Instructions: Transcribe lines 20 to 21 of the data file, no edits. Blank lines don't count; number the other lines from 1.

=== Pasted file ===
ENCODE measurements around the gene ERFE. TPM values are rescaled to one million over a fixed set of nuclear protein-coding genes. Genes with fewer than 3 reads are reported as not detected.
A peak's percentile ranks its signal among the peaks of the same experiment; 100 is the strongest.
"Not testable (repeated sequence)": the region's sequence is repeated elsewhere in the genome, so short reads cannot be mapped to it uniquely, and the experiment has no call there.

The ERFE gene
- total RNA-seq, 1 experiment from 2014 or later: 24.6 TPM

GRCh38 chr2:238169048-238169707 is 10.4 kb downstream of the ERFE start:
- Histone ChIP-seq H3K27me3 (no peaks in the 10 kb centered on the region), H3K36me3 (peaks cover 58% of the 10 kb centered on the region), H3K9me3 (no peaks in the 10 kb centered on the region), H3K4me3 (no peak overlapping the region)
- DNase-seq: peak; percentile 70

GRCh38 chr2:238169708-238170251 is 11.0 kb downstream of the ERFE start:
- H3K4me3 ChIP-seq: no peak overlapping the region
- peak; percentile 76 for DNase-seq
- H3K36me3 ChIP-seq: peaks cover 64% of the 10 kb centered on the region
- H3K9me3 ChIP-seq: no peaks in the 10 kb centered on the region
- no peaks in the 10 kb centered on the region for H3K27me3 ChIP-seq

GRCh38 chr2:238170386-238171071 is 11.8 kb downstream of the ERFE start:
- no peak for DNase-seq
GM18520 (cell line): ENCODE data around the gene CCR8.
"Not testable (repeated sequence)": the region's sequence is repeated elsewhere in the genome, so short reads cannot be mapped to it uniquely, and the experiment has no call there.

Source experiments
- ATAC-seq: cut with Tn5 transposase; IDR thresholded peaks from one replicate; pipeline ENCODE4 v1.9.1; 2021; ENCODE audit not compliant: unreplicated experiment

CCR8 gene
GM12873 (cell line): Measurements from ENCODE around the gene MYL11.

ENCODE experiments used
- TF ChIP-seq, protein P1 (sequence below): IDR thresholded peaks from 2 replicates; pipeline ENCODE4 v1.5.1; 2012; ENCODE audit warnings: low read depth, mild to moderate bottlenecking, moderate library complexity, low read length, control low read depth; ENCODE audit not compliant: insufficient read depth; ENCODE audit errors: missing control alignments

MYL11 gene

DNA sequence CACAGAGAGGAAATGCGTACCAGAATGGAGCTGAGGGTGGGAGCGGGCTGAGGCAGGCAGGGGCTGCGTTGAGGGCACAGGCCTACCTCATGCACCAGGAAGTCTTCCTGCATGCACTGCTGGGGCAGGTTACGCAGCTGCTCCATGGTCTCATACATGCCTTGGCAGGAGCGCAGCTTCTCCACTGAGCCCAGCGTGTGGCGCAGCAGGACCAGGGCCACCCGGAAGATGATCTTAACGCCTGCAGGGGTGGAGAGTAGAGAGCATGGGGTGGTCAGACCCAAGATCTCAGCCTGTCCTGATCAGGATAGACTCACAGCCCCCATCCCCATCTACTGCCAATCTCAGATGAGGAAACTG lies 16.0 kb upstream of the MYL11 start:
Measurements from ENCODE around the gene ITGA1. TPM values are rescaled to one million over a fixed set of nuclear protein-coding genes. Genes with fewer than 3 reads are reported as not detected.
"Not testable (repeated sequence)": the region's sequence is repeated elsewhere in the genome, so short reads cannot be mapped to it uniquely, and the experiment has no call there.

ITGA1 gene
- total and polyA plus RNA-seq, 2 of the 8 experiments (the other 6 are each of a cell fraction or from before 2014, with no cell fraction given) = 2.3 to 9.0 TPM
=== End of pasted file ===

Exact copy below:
- ATAC-seq: cut with Tn5 transposase; IDR thresholded peaks from one replicate; pipeline ENCODE4 v1.9.1; 2021; ENCODE audit not compliant: unreplicated experiment

CCR8 gene